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JAMA. 2010 Feb 10;303(6):519-26. doi: 10.1001/jama.2010.81.

Laparoscopic adjustable gastric banding in severely obese adolescents: a randomized trial.

Author information

1
Centre for Obesity Research and Education, Monash University Medical School, Alfred Hospital, Melbourne, 3004, Australia. paul.obrien@med.monash.edu.au

Erratum in

  • JAMA. 2010 Jun 16;303(23):2357.

Abstract

CONTEXT:

Adolescent obesity is a common and serious health problem affecting more than 5 million young people in the United States alone. Bariatric surgery is being evaluated as a possible treatment option. Laparoscopic adjustable gastric banding (gastric banding) has the potential to provide a safe and effective treatment.

OBJECTIVE:

To compare the outcomes of gastric banding with an optimal lifestyle program on adolescent obesity.

DESIGN, SETTING, AND PATIENTS:

A prospective, randomized controlled trial of 50 adolescents between 14 and 18 years with a body mass index (BMI) higher than 35, recruited from the Melbourne, Australia, community, assigned either to a supervised lifestyle intervention or to undergo gastric banding, and followed up for 2 years. The study was performed between May 2005 and September 2008.

MAIN OUTCOME MEASURES:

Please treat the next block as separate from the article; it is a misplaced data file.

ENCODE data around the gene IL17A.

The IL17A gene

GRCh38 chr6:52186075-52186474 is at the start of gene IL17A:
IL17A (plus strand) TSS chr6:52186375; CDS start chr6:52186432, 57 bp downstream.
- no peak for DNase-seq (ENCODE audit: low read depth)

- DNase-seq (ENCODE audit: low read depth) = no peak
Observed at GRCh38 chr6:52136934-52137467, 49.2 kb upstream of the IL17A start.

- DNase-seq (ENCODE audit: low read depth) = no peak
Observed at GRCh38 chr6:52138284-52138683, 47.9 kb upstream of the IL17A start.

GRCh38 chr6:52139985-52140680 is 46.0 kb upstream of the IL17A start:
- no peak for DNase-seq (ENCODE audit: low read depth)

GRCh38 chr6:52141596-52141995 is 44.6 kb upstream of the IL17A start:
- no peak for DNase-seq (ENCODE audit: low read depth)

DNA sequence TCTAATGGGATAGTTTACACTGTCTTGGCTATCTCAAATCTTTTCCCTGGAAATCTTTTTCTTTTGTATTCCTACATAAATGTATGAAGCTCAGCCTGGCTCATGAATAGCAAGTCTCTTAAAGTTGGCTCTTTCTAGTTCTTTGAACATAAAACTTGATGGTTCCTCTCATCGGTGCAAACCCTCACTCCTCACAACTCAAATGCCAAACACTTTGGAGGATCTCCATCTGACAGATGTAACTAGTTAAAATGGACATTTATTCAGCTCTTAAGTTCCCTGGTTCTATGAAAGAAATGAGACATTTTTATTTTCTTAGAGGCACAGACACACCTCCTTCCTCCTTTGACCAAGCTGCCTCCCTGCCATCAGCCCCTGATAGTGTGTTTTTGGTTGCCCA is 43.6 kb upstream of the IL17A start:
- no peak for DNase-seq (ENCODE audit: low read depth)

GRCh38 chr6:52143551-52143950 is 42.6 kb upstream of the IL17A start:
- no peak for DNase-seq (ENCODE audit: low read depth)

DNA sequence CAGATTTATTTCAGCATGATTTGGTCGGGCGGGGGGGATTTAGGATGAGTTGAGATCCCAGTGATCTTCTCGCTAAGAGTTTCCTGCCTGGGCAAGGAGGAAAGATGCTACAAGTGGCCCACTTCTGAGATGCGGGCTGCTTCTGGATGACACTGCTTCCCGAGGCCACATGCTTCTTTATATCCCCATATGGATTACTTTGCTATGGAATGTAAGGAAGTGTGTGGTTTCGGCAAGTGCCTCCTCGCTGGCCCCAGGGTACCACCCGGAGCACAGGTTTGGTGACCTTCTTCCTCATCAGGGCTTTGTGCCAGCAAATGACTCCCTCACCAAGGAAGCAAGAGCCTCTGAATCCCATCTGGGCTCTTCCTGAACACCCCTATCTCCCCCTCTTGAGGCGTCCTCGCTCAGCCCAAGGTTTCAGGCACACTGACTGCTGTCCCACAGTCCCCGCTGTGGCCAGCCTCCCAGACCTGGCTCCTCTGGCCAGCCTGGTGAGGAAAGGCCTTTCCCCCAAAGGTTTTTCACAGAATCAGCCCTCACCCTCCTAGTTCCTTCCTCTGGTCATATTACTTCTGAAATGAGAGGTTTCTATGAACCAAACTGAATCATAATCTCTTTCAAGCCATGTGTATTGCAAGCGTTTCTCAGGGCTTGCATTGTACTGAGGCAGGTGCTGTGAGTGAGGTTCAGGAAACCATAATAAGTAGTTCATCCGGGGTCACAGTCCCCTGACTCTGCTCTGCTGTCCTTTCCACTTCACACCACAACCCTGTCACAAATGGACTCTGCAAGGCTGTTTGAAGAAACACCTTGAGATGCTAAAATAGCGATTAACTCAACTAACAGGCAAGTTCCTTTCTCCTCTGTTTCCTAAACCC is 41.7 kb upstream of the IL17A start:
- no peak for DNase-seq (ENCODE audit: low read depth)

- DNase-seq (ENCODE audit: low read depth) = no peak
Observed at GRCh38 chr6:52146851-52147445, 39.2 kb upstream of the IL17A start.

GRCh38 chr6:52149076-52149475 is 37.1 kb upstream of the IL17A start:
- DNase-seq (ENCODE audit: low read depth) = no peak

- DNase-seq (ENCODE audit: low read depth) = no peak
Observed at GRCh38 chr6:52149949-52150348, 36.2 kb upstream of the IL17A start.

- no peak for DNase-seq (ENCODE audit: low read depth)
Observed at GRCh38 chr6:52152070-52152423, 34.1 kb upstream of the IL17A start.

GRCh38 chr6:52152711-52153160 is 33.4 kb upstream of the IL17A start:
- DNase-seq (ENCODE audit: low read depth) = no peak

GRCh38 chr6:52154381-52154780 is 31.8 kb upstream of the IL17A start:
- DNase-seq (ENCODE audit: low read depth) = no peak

Weight loss. Secondary outcomes included change in metabolic syndrome, insulin resistance, quality of life, and adverse outcomes.

RESULTS:

Twenty-four of 25 patients in the gastric banding group and 18 of 25 in lifestyle group completed the study. Twenty-one (84%) in the gastric banding and 3 (12%) in the lifestyle groups lost more than 50% of excess weight, corrected for age. Overall, the mean changes in the gastric banding group were a weight loss of 34.6 kg (95% CI, 30.2-39.0), representing an excess weight loss of 78.8% (95% CI, 66.6%-91.0%), 12.7 BMI units (95% CI, 11.3-14.2), and a BMI z score change from 2.39 (95% CI, 2.05-2.73) to 1.32 (95% CI, 0.98-1.66). The mean losses in the lifestyle group were 3.0 kg (95% CI, 2.1-8.1), representing excess weight loss of 13.2% (95% CI, 2.6%-21.0%), 1.3 BMI units (95% CI, 0.4-2.9), and a BMI z score change from 2.41 (95% CI, 2.21-2.66) to 2.26 (95% CI, 1.91-2.43). At entry, 9 participants (36%) in the gastric banding group and 10 (40%) in the lifestyle group had the metabolic syndrome. At 24 months, none of the gastric banding group had the metabolic syndrome (P = .008; McNemar chi(2)) compared with 4 of the 18 completers (22%) in the lifestyle group (P = .13). The gastric banding group experienced improved quality of life with no perioperative adverse events. However, 8 operations (33%) were required in 7 patients for revisional procedures either for proximal pouch dilatation or tubing injury during follow-up.

CONCLUSIONS:

Among obese adolescent participants, use of gastric banding compared with lifestyle intervention resulted in a greater percentage achieving a loss of 50% of excess weight, corrected for age. There were associated benefits to health and quality of life.

TRIAL REGISTRATION:

ANZCTR Identifier: 12605000160639.

PMID:
20145228
DOI:
10.1001/jama.2010.81
[Indexed for MEDLINE]

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